By ALMA DURANT NICOLSON.
Rise from the buried ages,
O thou Maid,
Rise from thy glorious ashes, unafraid,
And wheresoe’er thy Brothers need thee most,
Arise again, to lead thy tireless host.
France calls thee as she called in days gone by!
She calls thy spirit where her soldiers die;
She knows thy courage and thy sacrifice,
And wills today to pay the selfsame price,
All-confident that when the work is done,
She shall behold her Honor saved and Victory won.
God calls thee, Maid, from
out the Past—
The Past of France where thy strange lot was cast—
And bid’st thee fling about this fearful hour
Thy dauntless Faith, that was thy magic Power.
And Freedom calls, with all-impelling voice,
She calls the Sons of France, and leaves no choice,
No waver and no alternating will;
Where Freedom calls, all other calls are still,
All-confident that when her work is done
Ye shall behold your Country saved and Victory won.
By John W. Burgess.
Dean of the Faculties of Political Science, Philosophy, Pure Science, and the fine Arts at Columbia University; Roosevelt Professor of American History and Institutions at Friedrich Wilhelms University, Berlin, 1906-7; Visiting American Professor to Austrian Universities, 1914-15; Decorated, Order of Prussian Crown by the German Emperor and Order of the Albrechts by the King of Saxony.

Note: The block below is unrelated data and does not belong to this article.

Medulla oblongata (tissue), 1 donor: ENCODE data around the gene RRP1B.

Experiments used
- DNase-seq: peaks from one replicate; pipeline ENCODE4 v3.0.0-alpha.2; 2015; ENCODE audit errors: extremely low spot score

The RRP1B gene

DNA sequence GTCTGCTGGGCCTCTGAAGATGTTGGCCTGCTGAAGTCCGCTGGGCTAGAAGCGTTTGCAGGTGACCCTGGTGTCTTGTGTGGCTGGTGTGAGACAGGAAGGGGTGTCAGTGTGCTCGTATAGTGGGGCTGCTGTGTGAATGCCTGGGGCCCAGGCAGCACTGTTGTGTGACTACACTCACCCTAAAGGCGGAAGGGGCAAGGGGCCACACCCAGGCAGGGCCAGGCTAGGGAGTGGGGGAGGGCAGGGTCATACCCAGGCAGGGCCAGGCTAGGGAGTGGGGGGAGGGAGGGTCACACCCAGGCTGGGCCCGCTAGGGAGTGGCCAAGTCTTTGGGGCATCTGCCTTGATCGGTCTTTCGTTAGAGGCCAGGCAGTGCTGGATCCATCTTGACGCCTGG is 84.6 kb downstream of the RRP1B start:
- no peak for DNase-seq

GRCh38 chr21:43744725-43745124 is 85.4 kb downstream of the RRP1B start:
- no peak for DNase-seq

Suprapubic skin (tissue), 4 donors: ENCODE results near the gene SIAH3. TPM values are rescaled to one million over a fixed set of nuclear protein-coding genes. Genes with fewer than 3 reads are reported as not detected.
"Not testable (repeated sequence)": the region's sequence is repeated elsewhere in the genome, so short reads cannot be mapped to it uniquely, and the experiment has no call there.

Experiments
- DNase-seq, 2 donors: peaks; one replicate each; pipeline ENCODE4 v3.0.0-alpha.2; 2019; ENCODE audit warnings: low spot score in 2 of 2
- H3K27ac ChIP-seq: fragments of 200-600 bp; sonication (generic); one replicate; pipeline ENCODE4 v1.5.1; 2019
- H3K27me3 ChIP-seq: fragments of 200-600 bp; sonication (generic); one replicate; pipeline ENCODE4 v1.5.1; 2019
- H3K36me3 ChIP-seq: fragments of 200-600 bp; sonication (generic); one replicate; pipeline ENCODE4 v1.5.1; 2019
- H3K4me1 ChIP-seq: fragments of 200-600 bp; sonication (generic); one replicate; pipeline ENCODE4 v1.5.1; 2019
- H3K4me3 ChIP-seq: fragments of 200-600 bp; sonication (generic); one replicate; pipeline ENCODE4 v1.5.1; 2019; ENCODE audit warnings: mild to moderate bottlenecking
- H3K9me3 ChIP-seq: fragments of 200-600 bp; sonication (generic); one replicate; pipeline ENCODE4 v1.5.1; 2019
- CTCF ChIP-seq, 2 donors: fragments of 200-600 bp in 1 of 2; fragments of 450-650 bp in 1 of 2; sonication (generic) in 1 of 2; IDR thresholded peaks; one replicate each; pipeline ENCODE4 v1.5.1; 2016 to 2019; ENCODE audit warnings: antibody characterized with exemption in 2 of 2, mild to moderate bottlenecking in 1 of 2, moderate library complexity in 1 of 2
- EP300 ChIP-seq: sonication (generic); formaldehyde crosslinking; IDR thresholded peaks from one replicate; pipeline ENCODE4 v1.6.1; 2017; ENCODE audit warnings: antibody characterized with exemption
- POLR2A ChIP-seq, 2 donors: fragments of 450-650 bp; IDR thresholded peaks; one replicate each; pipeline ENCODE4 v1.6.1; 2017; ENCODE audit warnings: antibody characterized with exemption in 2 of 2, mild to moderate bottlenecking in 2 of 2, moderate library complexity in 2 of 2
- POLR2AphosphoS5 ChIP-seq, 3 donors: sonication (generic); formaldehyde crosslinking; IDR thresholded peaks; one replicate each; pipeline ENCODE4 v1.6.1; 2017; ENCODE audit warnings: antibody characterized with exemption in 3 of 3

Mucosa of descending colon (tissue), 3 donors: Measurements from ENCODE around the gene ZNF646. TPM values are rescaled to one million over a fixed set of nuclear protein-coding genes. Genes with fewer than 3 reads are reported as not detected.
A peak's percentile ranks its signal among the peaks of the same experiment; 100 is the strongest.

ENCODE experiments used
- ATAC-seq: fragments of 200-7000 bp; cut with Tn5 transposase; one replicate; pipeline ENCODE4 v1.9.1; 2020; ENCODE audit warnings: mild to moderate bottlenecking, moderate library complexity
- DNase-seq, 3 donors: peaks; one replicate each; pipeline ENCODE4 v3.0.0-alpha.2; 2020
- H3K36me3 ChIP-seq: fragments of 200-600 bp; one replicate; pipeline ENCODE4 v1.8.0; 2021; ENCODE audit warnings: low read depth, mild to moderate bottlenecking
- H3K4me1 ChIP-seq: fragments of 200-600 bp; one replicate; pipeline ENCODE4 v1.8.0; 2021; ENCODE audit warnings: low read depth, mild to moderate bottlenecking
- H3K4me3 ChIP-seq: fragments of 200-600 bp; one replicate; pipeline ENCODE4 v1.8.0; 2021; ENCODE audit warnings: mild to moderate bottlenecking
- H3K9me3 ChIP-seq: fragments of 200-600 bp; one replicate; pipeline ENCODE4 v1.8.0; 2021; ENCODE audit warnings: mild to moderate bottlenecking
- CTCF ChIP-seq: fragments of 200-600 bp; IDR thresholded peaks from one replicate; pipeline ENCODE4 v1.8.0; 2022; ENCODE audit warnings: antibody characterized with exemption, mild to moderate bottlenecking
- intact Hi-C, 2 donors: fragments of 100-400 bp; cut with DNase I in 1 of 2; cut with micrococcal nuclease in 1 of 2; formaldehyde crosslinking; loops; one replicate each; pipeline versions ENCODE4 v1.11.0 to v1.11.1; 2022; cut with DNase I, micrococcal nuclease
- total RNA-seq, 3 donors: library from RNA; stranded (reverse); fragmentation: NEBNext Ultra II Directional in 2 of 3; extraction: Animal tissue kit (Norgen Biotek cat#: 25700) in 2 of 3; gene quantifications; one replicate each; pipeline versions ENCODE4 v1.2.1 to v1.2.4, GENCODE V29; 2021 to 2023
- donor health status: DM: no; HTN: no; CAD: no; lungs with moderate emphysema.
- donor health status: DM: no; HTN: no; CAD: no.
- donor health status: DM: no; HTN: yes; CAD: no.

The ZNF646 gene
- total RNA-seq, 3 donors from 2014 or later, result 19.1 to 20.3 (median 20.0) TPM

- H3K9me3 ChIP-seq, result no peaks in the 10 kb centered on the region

It is often said by historians that no truly great man is every really understood by the generation, and in the age, for which he labors. Many instances of the truth of this statement can be easily cited. Two of the most flagrant have come within the range of my own personal experience. The first was the character of Abraham Lincoln as depicted by the British press of 1860-64 and as conceived by the British public opinion of that era. Mr. Henry Adams, son and private secretary of Mr. Charles Francis Adams, our Minister Plenipotentiary to Great Britain during that critical era in our history, writes, in that fascinating book of his entitled “The Education of Henry Adams,”